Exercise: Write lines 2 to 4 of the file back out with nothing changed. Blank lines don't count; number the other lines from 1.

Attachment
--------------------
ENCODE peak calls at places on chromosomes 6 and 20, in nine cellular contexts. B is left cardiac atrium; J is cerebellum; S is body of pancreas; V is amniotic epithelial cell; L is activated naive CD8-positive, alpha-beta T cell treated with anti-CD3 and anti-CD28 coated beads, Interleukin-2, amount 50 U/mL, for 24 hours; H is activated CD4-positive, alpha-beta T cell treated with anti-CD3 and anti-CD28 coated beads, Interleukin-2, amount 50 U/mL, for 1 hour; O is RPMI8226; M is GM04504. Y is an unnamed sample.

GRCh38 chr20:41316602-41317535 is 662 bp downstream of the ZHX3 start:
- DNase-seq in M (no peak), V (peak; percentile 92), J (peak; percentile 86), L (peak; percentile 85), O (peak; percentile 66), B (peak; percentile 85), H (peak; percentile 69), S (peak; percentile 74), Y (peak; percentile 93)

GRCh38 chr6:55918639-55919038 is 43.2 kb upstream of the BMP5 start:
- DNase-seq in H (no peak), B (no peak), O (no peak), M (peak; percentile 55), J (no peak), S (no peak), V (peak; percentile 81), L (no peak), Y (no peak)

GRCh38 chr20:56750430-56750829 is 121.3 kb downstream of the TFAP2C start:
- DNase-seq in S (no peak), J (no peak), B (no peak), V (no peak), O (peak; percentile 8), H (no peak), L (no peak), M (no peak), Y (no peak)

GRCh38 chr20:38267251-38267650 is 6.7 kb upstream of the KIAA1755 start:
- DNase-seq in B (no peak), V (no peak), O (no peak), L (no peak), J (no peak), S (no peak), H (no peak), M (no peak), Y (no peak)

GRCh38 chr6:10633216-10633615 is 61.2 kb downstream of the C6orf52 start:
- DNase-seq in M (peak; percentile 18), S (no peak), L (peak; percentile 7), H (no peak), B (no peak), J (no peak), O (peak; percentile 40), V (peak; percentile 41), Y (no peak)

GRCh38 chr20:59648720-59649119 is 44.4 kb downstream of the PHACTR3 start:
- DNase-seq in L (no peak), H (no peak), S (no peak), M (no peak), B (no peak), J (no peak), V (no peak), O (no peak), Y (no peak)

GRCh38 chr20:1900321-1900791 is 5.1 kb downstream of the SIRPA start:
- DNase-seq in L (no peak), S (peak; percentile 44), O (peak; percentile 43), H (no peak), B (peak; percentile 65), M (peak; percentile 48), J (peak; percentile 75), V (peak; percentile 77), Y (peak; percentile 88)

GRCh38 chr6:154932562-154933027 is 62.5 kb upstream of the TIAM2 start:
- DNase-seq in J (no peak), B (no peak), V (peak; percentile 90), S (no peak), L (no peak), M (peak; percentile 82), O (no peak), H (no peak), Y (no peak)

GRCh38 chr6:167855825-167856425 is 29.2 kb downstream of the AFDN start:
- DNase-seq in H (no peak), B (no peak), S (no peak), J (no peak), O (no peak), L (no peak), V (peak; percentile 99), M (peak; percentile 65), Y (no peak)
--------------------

GRCh38 chr20:41316602-41317535 is 662 bp downstream of the ZHX3 start:
- DNase-seq in M (no peak), V (peak; percentile 92), J (peak; percentile 86), L (peak; percentile 85), O (peak; percentile 66), B (peak; percentile 85), H (peak; percentile 69), S (peak; percentile 74), Y (peak; percentile 93)

GRCh38 chr6:55918639-55919038 is 43.2 kb upstream of the BMP5 start: